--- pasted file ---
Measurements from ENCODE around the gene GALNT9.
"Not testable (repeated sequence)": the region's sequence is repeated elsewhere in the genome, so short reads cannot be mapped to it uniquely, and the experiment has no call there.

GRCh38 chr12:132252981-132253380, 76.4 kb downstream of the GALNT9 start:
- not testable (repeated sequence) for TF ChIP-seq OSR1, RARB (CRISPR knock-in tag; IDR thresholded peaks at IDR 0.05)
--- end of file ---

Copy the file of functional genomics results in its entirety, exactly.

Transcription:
Measurements from ENCODE around the gene GALNT9.
"Not testable (repeated sequence)": the region's sequence is repeated elsewhere in the genome, so short reads cannot be mapped to it uniquely, and the experiment has no call there.

GRCh38 chr12:132252981-132253380, 76.4 kb downstream of the GALNT9 start:
- not testable (repeated sequence) for TF ChIP-seq OSR1, RARB (CRISPR knock-in tag; IDR thresholded peaks at IDR 0.05)